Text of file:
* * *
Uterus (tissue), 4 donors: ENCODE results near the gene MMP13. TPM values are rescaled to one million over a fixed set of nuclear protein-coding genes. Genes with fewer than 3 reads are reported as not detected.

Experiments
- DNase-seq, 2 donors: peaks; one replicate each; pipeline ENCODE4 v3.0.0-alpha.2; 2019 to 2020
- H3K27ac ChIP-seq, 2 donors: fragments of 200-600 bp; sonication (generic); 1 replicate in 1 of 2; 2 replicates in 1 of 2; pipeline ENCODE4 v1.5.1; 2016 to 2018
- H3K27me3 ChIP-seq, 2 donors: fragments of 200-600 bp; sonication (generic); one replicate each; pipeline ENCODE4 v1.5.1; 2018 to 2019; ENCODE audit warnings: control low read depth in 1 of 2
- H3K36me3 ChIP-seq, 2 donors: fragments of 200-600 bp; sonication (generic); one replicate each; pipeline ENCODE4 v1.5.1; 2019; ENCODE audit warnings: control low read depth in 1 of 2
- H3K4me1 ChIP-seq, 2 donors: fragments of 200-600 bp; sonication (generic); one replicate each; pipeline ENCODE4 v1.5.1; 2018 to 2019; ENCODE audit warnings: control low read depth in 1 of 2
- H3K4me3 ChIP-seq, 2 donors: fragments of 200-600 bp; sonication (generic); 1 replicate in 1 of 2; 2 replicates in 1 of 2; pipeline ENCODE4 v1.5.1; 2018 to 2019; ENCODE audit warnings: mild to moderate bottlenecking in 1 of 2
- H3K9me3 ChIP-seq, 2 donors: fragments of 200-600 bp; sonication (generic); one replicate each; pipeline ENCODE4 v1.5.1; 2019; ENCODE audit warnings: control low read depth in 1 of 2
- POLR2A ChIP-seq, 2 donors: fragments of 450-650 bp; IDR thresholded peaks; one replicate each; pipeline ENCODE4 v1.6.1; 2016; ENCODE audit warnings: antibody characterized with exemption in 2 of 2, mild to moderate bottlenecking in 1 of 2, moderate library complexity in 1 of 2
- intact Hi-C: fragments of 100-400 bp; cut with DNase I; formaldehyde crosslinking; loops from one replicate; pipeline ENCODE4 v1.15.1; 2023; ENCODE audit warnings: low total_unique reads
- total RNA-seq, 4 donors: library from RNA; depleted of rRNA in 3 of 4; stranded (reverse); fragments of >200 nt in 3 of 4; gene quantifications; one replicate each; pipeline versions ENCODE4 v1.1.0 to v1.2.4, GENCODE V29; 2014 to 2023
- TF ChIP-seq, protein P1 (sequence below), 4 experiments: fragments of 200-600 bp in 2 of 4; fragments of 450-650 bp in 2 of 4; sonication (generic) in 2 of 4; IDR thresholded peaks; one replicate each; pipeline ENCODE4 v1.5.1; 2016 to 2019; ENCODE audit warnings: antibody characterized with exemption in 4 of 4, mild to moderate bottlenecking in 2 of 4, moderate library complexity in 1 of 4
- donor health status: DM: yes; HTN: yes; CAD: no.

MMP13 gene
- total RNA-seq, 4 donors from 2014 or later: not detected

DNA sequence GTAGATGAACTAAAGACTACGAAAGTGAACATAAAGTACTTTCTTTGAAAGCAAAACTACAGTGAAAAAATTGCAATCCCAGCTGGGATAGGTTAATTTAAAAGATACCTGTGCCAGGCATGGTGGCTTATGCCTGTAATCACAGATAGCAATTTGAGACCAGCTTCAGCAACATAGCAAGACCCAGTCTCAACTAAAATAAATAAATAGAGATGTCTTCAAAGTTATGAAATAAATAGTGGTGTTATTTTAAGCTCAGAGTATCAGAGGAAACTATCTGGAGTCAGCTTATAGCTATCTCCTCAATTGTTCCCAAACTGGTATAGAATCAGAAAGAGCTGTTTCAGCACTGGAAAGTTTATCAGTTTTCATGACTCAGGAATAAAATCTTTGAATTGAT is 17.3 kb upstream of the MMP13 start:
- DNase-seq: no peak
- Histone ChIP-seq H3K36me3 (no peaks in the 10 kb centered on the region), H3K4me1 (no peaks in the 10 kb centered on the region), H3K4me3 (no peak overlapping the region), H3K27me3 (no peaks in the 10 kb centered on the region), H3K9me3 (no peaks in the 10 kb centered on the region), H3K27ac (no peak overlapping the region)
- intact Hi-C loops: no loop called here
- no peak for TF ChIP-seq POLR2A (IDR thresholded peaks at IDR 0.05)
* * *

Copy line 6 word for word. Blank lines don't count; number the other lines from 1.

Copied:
- H3K36me3 ChIP-seq, 2 donors: fragments of 200-600 bp; sonication (generic); one replicate each; pipeline ENCODE4 v1.5.1; 2019; ENCODE audit warnings: control low read depth in 1 of 2